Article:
"The weak outlook for the French economy impairs the prospects for fiscal consolidation and stabilizing the public debt ratio," Fitch said.
The AA grade -- two steps below the top triple-A rating -- was decided despite France having reduced its projected deficit for fiscal 2015 to 4.1 percent of GDP, down from 4.3 percent, under pressure from the European Commission.
"On its own, this will not be sufficient to significantly change Fitch's projections of France's government debt dynamics," the agency said.
"The 2015 budget involves a significant slippage against prior budget deficit targets."
It noted that the draft 2015 budget projected government debt to GDP ratio will peak at 98 percent in 2016, higher and later than previous projections.
But Fitch doubted those targets could be met.
"Even under the official forecast, the capacity of the public finances to absorb shocks has been significantly reduced," it said.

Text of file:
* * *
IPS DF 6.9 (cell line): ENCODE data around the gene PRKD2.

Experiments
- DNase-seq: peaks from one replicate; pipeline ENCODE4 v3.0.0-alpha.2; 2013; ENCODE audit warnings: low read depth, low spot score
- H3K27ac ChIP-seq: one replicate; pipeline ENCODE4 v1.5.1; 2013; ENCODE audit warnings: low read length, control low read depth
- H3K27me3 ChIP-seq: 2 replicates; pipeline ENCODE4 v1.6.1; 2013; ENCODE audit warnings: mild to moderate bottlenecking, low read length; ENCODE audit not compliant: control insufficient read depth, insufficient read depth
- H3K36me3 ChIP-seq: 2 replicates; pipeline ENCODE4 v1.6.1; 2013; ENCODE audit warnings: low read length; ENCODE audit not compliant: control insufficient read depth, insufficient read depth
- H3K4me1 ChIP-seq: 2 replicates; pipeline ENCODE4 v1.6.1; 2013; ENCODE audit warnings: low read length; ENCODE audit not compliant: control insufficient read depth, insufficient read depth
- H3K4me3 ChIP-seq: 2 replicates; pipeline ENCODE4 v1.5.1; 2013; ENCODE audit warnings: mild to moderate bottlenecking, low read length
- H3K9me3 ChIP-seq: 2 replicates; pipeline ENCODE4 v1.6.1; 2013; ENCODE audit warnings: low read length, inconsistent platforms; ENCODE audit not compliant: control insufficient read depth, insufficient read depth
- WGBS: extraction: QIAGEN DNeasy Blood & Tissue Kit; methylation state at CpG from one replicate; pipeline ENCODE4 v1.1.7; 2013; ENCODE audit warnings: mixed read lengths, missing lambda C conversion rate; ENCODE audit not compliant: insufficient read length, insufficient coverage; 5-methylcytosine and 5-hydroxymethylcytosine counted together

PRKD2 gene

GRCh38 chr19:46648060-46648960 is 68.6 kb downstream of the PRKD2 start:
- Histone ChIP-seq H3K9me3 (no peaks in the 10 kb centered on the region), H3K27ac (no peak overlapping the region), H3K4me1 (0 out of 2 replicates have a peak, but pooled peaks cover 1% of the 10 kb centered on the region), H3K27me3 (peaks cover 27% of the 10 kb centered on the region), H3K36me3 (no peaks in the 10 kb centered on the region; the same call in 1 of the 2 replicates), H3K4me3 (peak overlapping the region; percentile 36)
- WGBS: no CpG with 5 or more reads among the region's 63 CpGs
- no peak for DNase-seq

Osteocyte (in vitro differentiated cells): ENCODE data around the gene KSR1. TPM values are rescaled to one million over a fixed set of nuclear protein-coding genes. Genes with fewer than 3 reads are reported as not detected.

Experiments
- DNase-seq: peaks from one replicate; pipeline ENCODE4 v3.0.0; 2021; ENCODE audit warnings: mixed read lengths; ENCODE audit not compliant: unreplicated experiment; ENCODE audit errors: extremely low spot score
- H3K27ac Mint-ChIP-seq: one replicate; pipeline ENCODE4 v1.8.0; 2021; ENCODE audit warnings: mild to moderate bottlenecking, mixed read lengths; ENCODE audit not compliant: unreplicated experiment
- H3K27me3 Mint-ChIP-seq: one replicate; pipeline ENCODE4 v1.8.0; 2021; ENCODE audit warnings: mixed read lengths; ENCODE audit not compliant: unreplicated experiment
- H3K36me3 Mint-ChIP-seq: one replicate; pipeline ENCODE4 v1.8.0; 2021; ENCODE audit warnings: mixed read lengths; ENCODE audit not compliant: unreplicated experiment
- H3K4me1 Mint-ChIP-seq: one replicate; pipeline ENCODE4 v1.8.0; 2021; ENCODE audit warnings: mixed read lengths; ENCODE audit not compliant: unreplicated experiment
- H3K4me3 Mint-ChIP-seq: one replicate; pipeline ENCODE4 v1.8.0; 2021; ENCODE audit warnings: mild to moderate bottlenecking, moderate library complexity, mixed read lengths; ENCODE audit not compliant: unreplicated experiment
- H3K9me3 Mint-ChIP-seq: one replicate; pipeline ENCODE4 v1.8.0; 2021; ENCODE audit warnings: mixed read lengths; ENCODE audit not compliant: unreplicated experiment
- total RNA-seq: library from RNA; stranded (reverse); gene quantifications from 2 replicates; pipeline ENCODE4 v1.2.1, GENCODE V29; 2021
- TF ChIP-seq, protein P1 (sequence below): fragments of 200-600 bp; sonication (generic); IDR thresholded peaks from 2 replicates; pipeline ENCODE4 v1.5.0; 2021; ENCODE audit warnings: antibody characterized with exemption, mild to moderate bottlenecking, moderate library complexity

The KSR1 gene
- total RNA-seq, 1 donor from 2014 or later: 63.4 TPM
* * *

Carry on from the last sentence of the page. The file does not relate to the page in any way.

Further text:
"Fitch expects the debt to GDP ratio to peak higher at close to 100 percent of GDP, with a slower decline to 94.9 percent of GDP by the end of the decade."
The agency said the outlook for the rating was stable, envisaging no downgrade (or upgrade) in the next several months.
But it said its own fiscal projections for the eurozone's second largest economy risk being overoptimistic in part "owing to the uncertain outlook for GDP growth and inflation in the near term."
Secondly, it cited "increased uncertainty over the government's ability to deliver on a fiscal consolidation path."
"Reflecting these concerns, Fitch's medium-term growth forecasts are somewhat weaker and budget deficits wider than official projections," the agency added.
French Finance Minister Michel Sapin said in response to the downgrade that the government was narrowing its budget gap while supporting growth.
"In a difficult economic environment in Europe, the government is sticking to its path... pursuing the reforms necessary to strengthen growth and make businesses more competitive," he said in a statement.
"The policy has begun to produce results, with companies benefiting from the initial effects of tax reductions, which will continue in the coming years."